Percy Liang
Associate Professor of Computer Science and Statistics (courtesy)
Artificial Intelligence Lab
Natural Language Processing Group
Statistical Machine Learning Group
Gates 250 / pliang@cs.stanford.edu
[Publications]  [CodaLab]  [sfig]
Research

My goal is to develop trustworthy systems that can communicate effectively with people and improve over time through interaction. I broadly identify with the machine learning (ICML, NeurIPS) and natural language processing (ACL, NAACL, EMNLP) communities.

Computers can do a lot, but tapping into their full power requires the rather non-trivial ability to program. I'm interested in building systems that learn to translate natural language descriptions (e.g., in English or Chinese) into programs (e.g., in Python or C++). Such systems would unlock the full power of computing to a much wider audience. A while back, I wrote a friendly introduction to natural language interfaces (XRDS magazine 2014) and a slightly more technical survey article on executable semantic parsing (CACM 2016). One idea we've explored is to "naturalize" a programming language gradually into a natural language (ACL 2017). One can also use natural language to describe classifiers directly rather than requiring labeled data (ACL 2018). The tension between the fuzziness of machine learning and the crispness of logic also fascinates me. On this note, we showed that neural networks can solve SAT problems with surprising accuracy despite not being told explicitly what a SAT problem is (ICLR 2019).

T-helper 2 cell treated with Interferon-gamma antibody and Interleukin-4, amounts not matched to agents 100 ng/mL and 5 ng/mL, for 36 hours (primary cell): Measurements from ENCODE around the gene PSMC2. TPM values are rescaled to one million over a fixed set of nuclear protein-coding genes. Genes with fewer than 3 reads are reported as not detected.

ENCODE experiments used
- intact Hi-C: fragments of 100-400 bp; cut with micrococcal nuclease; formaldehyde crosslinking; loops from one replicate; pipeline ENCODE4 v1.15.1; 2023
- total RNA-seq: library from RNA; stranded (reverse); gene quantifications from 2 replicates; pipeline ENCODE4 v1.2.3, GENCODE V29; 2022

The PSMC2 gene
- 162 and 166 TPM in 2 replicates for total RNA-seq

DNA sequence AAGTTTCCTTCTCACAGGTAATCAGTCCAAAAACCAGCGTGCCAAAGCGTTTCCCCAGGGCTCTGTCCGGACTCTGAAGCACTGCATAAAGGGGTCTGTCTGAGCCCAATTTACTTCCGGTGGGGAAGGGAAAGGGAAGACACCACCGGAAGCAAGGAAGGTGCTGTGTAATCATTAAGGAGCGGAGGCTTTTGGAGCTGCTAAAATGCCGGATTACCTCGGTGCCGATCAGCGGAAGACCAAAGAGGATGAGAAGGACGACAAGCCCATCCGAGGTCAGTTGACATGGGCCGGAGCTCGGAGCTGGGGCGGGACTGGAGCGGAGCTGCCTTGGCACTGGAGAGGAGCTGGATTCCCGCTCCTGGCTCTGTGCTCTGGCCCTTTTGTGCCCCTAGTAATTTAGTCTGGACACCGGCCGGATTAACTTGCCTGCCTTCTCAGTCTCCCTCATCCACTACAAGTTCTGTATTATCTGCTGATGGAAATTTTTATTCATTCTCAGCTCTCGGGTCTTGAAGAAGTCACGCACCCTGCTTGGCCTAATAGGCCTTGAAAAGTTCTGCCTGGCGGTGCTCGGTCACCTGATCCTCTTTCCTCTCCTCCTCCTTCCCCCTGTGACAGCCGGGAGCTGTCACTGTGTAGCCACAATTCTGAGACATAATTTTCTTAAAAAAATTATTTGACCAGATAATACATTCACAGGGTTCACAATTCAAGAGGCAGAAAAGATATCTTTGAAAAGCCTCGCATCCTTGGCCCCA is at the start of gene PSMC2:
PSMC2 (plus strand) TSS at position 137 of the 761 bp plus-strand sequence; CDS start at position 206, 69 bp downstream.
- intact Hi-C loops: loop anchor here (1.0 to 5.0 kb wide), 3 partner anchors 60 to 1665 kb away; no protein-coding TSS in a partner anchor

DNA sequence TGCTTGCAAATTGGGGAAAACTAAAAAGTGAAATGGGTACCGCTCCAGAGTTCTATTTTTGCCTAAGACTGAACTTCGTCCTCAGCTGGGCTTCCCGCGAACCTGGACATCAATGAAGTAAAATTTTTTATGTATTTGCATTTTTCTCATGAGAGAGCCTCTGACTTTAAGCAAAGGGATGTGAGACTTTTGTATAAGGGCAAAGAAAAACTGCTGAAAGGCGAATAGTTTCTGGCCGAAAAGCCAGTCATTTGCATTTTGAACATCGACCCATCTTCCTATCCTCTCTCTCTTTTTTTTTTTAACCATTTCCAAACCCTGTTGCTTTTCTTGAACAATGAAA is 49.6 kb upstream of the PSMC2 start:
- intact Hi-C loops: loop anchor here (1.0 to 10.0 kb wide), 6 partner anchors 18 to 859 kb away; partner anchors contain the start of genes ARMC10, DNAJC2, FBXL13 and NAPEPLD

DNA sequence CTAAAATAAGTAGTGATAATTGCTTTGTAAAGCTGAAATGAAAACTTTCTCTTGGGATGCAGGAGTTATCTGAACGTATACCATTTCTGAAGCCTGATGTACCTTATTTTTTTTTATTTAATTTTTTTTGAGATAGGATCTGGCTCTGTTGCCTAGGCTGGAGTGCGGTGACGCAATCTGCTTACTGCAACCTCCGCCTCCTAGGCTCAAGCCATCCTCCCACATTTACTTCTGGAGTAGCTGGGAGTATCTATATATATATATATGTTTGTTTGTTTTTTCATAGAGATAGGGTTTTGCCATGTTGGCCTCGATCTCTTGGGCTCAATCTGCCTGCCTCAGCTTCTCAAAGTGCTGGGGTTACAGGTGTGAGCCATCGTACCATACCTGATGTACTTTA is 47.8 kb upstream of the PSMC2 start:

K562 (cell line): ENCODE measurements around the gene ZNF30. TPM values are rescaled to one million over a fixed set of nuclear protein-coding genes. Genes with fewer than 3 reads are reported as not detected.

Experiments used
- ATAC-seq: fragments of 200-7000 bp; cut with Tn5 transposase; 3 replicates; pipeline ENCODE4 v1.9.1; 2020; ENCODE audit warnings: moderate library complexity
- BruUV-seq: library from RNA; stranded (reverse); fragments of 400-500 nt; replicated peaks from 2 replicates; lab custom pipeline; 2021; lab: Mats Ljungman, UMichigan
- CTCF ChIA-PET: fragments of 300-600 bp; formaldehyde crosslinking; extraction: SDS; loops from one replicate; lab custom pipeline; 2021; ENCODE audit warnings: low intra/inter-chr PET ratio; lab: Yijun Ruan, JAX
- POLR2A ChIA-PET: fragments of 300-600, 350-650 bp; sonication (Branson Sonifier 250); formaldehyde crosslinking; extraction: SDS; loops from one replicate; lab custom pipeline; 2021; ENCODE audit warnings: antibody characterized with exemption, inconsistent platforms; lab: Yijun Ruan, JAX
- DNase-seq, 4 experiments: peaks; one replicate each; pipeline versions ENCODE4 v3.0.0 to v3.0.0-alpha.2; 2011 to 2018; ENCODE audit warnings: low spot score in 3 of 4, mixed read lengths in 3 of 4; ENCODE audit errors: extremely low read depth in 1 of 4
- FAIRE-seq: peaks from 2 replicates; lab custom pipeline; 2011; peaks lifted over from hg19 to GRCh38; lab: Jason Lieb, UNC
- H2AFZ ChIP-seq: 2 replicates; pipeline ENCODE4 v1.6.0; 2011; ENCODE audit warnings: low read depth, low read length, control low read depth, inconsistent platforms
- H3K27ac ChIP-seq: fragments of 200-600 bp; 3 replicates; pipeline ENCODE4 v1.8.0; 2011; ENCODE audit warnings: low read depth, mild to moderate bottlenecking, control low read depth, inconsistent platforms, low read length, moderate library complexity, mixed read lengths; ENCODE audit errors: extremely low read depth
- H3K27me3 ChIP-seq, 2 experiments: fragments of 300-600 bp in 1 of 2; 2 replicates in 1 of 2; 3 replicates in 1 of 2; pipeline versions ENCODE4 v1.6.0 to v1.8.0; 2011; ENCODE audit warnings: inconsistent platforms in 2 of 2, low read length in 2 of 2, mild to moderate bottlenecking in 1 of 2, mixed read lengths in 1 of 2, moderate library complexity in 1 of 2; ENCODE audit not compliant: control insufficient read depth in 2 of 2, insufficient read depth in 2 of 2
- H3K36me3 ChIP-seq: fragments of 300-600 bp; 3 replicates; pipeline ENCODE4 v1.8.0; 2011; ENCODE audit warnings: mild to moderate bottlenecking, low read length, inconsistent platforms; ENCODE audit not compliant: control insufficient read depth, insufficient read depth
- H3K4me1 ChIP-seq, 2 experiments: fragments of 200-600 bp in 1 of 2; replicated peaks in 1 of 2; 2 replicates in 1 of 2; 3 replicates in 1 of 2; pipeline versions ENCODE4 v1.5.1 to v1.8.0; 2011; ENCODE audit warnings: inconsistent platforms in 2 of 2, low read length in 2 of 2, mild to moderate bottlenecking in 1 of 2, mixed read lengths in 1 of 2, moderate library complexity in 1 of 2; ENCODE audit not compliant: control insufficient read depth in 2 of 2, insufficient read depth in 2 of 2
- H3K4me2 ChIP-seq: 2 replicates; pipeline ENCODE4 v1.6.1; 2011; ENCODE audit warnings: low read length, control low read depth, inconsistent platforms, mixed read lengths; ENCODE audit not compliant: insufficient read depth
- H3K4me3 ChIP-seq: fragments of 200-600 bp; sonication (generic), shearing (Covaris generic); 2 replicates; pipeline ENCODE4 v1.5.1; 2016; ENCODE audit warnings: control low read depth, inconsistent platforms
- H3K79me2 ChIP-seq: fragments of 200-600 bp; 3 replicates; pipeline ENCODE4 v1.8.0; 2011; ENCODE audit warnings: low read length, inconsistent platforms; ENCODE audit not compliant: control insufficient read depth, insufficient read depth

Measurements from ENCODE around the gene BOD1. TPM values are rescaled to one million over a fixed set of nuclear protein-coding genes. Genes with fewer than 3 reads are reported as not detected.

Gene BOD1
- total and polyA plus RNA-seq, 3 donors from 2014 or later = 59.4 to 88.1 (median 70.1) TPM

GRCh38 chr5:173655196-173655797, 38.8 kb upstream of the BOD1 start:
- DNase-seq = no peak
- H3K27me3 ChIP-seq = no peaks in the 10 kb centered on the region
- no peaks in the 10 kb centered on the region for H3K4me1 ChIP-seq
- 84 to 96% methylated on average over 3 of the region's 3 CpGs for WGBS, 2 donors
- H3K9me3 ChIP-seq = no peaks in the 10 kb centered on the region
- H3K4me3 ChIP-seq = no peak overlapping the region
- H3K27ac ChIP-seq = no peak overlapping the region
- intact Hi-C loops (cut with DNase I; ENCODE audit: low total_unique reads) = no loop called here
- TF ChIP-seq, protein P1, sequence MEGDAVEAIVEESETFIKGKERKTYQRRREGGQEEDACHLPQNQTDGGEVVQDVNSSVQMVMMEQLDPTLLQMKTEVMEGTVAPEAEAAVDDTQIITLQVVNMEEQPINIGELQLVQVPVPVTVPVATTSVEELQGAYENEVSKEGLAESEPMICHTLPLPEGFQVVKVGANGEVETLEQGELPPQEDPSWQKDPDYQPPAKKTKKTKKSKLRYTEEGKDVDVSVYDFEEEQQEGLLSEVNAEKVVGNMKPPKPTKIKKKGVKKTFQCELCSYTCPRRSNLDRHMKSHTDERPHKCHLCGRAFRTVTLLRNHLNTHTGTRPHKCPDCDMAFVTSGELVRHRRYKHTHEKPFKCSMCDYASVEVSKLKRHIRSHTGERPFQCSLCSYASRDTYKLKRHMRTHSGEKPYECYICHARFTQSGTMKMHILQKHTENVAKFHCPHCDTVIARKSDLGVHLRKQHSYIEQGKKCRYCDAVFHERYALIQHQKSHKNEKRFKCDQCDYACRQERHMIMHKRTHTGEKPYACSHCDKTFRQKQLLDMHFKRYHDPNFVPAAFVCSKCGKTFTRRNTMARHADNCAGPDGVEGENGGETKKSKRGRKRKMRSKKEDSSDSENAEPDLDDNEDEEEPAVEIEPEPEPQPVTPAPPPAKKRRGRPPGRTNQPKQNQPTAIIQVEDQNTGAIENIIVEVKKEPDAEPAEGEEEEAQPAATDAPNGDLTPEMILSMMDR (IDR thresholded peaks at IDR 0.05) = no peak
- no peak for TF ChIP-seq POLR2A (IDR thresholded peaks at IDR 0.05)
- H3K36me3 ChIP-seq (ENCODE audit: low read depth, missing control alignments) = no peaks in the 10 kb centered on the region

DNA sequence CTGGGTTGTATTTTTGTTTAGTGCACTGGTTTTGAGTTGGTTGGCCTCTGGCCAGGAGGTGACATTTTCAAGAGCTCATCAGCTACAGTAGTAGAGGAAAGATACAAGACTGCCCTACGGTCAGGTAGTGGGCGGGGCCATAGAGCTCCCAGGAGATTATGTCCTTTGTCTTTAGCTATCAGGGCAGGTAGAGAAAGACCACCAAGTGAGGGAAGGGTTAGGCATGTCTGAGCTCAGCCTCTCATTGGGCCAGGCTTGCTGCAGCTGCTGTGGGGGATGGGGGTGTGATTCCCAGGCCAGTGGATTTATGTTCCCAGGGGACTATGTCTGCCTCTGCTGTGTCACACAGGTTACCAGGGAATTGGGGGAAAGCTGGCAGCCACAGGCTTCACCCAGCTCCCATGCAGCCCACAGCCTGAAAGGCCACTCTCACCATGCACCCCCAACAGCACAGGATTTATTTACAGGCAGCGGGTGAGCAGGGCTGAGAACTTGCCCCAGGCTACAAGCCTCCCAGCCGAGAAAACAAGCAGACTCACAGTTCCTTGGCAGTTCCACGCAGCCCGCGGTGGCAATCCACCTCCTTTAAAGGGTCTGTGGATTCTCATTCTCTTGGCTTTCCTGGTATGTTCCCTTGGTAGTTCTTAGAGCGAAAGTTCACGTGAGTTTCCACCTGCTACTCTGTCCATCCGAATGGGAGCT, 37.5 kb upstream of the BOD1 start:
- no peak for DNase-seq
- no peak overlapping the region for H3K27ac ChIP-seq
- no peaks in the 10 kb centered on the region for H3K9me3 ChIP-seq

Despite the successes of machine learning, otherwise high-performing models are still difficult to debug and fail catastrophically in the presence of changing data distributions and adversaries. For example, on the SQuAD reading comprehension dataset we created (EMNLP 2016), we showed that state-of-the-art systems, despite reaching human-level benchmark performance, are easily fooled by distracting sentences in a way that no human would be (EMNLP 2017). Given society's increasing reliance on machine learning, it is critical to build tools to make machine learning more reliable in the wild. We've worked on using influence functions to understand black-box models (ICML 2017), semidefinite programming to provide certificates a neural network is safe from a class of adversaries (NeurIPS 2018), and distributionally robust optimization to ensure the fairness of machine learning models over time (ICML 2018).

Finally, I am a strong proponent of efficient and reproducible research. We have been developing CodaLab Worksheets, a platform that allows researchers to run and manage their experiments by maintaining the full provenance of an experiment from raw data to final results. Most of our recent papers have been published on CodaLab as executable papers. We are actively looking for contributors, so please contact me if you're interested!

Here is some code for older projects.

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